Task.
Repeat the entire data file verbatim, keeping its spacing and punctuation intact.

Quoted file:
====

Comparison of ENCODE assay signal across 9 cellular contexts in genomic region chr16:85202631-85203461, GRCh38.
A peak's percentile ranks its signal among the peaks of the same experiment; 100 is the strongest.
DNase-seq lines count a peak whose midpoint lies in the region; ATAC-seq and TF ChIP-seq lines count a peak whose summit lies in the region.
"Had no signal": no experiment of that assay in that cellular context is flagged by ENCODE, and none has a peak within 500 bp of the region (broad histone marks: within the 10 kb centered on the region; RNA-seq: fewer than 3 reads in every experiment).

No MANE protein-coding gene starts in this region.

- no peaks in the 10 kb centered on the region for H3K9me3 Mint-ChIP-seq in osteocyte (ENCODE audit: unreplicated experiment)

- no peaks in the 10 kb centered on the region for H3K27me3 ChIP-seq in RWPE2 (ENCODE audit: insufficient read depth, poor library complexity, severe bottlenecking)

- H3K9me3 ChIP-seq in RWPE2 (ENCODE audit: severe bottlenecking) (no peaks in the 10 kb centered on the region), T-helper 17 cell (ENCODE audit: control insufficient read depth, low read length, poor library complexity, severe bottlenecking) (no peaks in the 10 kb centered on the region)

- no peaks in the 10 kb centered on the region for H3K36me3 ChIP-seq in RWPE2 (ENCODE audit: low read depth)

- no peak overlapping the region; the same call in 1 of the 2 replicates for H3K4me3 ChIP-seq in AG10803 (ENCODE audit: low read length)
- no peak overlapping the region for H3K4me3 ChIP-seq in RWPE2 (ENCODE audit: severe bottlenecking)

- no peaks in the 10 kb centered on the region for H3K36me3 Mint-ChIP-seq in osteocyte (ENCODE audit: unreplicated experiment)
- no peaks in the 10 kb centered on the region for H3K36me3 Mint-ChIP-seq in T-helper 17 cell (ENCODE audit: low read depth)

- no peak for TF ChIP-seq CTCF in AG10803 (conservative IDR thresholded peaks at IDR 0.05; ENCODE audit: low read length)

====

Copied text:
Comparison of ENCODE assay signal across 9 cellular contexts in genomic region chr16:85202631-85203461, GRCh38.
A peak's percentile ranks its signal among the peaks of the same experiment; 100 is the strongest.
DNase-seq lines count a peak whose midpoint lies in the region; ATAC-seq and TF ChIP-seq lines count a peak whose summit lies in the region.
"Had no signal": no experiment of that assay in that cellular context is flagged by ENCODE, and none has a peak within 500 bp of the region (broad histone marks: within the 10 kb centered on the region; RNA-seq: fewer than 3 reads in every experiment).

No MANE protein-coding gene starts in this region.

- no peaks in the 10 kb centered on the region for H3K9me3 Mint-ChIP-seq in osteocyte (ENCODE audit: unreplicated experiment)

- no peaks in the 10 kb centered on the region for H3K27me3 ChIP-seq in RWPE2 (ENCODE audit: insufficient read depth, poor library complexity, severe bottlenecking)

- H3K9me3 ChIP-seq in RWPE2 (ENCODE audit: severe bottlenecking) (no peaks in the 10 kb centered on the region), T-helper 17 cell (ENCODE audit: control insufficient read depth, low read length, poor library complexity, severe bottlenecking) (no peaks in the 10 kb centered on the region)

- no peaks in the 10 kb centered on the region for H3K36me3 ChIP-seq in RWPE2 (ENCODE audit: low read depth)

- no peak overlapping the region; the same call in 1 of the 2 replicates for H3K4me3 ChIP-seq in AG10803 (ENCODE audit: low read length)
- no peak overlapping the region for H3K4me3 ChIP-seq in RWPE2 (ENCODE audit: severe bottlenecking)

- no peaks in the 10 kb centered on the region for H3K36me3 Mint-ChIP-seq in osteocyte (ENCODE audit: unreplicated experiment)
- no peaks in the 10 kb centered on the region for H3K36me3 Mint-ChIP-seq in T-helper 17 cell (ENCODE audit: low read depth)

- no peak for TF ChIP-seq CTCF in AG10803 (conservative IDR thresholded peaks at IDR 0.05; ENCODE audit: low read length)